Technical Writing and the Economy

This title weighs heavily on my mind, as does the topic in general. It’s almost too heavy for a blog post and yet it is an issue that we are all discussing. Where is technical writing going? For now, the answer seems to be “no where fast.”

A disturbing trend that I am seeing in Israel involves companies making massive cuts to their staff. The technical writing department is not immune. We have been running a recent salary survey for Techshoret and, as the author of the survey, I have been privy to the results in real-time.  I’ll be publicizing the results right after the Techshoret conference next Thursday, but for now I’ll just say that by far the most depressing results seem to be the doubling of the unemployment rate in just two months.

What this means is that we have to all be creative and optimistic. This may not be so easy to do, but we have to try. I had a meeting today with a company that has developed a fantastic eLearning platform combining a typical presentation, movie, Captivate clip, etc. with video and excellent navigational tools (we’ll be using this platform to record the sessions at TCC).

During the meeting, we discussed business promotion ideas and what came out of the meeting was a clear understanding that difficult times can challenge you to come up with creative solutions. That’s where our company has been heading for the last few months. We’ve opened up the WritePoint Graduate Internship Program – this is a great way for a company to get a trained writer for 1/3 the price of a new technical writer. We’ve been reaching out to our old customers offering them discounted technical writing rates, and we’ve come up with other ideas as well.

But the one thing that arises is that the companies that will be successful are the ones who are dedicated to the latest technologies and trends in technical writing, and have the talented staff to meet the needs of companies, to economize and get things done quickly and efficiently. Maybe I’m prejudiced, but I think WritePoint is in a fantastic position with an amazing group of writers.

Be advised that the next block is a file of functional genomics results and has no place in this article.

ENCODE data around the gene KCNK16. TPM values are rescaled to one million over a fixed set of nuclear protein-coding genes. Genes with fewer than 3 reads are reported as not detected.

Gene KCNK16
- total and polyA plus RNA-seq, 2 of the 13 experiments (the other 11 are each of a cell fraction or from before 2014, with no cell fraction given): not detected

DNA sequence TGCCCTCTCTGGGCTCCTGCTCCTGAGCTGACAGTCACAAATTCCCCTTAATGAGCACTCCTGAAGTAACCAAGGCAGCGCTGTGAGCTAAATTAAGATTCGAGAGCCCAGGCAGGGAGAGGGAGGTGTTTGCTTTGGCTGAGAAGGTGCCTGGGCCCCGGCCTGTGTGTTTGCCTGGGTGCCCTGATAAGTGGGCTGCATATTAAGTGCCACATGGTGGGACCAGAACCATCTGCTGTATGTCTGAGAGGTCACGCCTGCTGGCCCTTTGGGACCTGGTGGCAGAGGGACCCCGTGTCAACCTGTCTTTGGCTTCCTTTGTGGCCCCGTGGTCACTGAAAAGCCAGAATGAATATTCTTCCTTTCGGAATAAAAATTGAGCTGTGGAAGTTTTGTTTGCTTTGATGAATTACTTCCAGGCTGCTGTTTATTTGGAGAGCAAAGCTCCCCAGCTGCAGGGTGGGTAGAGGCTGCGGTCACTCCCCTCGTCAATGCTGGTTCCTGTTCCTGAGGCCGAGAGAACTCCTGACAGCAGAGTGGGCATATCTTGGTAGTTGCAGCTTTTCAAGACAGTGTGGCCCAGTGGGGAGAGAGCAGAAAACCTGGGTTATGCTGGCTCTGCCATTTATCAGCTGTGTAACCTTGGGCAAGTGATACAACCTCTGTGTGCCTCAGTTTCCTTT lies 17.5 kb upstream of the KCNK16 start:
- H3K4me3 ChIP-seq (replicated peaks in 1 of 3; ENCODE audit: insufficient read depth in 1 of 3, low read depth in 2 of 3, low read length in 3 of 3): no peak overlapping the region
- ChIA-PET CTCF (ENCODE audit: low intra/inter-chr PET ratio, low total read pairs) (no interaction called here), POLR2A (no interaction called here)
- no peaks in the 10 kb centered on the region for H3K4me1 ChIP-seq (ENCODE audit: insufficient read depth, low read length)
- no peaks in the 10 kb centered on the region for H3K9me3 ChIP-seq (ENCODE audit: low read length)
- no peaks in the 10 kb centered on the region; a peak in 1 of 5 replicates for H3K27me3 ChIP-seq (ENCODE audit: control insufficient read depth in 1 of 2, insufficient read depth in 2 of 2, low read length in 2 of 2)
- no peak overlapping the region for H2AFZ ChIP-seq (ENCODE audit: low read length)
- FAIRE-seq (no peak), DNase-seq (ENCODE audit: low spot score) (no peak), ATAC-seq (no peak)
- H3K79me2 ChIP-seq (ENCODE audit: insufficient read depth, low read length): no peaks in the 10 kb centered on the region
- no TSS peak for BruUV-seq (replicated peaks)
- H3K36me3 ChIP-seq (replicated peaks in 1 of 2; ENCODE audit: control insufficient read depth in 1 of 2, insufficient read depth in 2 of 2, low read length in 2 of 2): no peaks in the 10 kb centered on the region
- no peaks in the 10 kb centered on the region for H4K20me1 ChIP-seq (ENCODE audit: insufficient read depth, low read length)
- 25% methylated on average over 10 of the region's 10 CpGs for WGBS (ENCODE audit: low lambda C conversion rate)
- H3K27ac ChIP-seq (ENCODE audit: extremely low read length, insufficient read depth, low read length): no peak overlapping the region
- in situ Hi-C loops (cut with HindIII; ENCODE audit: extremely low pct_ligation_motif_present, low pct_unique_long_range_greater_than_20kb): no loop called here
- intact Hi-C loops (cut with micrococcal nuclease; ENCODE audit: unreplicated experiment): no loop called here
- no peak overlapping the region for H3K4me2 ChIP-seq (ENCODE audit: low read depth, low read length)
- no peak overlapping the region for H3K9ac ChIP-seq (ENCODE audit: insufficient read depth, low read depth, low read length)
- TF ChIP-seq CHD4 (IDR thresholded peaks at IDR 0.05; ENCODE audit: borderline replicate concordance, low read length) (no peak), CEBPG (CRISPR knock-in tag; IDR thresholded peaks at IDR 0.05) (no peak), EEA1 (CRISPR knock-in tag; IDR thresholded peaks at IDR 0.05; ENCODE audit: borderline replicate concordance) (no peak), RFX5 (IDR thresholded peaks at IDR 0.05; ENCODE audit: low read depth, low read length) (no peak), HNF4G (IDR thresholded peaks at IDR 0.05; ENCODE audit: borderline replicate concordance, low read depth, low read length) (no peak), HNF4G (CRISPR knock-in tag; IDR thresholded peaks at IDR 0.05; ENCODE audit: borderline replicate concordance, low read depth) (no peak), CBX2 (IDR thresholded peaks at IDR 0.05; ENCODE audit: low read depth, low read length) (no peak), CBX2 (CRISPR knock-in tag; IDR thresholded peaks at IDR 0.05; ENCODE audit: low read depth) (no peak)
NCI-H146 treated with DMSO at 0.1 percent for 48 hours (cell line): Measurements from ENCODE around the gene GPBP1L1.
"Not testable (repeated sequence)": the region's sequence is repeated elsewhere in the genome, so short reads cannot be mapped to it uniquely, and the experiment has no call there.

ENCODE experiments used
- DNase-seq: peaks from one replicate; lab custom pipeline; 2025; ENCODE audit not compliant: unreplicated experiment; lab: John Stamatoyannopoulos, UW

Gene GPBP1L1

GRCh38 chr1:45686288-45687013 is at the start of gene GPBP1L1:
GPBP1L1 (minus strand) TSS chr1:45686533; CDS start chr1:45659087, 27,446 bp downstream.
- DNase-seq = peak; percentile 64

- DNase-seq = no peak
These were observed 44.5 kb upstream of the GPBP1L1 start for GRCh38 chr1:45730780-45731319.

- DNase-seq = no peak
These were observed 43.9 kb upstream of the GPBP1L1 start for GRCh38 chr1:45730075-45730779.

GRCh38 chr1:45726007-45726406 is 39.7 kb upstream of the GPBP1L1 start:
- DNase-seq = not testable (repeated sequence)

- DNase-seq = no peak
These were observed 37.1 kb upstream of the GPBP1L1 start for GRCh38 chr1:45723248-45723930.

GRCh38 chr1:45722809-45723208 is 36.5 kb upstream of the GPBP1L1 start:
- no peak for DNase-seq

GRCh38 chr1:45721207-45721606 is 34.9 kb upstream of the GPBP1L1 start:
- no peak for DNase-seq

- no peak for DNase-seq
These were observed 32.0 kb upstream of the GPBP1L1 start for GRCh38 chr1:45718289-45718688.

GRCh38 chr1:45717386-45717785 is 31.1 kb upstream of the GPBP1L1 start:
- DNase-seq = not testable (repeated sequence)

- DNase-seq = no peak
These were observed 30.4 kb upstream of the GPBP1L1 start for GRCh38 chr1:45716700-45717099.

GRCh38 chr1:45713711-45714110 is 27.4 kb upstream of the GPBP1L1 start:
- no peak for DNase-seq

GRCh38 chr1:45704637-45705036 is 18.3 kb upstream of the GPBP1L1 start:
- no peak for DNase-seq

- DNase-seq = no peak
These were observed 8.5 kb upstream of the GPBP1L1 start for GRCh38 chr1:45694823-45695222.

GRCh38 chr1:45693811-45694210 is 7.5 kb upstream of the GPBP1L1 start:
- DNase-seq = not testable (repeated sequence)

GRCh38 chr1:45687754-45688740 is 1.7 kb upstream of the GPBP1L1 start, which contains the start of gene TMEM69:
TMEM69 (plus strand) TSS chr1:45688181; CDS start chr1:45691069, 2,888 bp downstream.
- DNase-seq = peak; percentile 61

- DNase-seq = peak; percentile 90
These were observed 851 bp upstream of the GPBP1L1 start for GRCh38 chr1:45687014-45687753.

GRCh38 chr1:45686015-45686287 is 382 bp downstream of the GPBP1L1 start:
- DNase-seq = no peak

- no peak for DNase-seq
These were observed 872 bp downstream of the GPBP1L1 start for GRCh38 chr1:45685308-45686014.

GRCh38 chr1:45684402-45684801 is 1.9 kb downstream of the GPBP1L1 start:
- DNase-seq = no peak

I spend so much of my time being neutral on Techshoret and with the conference, so it’s fun to finally have a place where I can let loose and write about my company and the people who make it what it is. Almost four years ago, we launched the WritePoint Training Center in Har Hotzvim, Jerusalem. I like to think (and I do believe) that it has changed the face of training in Israel.

Our staff has been energized by the addition last year of Alex Masycheff who brings new clarity and tremendous knowledge of all things related to DITA and content management systems. We’ve implemented these cost-effective, time-saving systems for a number of our customers and branched into even more interesting areas by partnering with several international vendors.

One of the things I like best about WritePoint is that we can honestly call ourselves vendor-neutral. I think this is something I started accidentally when I became an expert of both RoboHelp and Flare. They are competing solutions in the field of help authoring and yet it seems most often that the question of which application to use for a client is often determined by the requirements of the job and so I can honestly present both solutions (and others) and help our clients decide.

Alex very much follows that tradition with his content management and XML conversion projects. He meets with clients and helps analyze the best solution – not based on what we sell, but what their documentation requires.

The beauty of a blog post is that it is supposed to be focused and short so I’ll take this opportunity to say that I look forward to introducing the rest of the WritePoint team in the coming weeks, rather than continue on now. If you’ve been following the blog, you’ll have met many of our writers already. They have taken to the blogging concept and world like…like a technical writer takes to a new version of Word (which is our way of saying better than a duck takes to water).

So I hope you’ll come back again and again so that I have a chance to tell you more about how WritePoint plans to meet (and beat) the challenges of this economy.  And, if the last few months are any measure, it will be with creativity, cost-effective solutions, dedication, and a team that rivals any and all in the industry.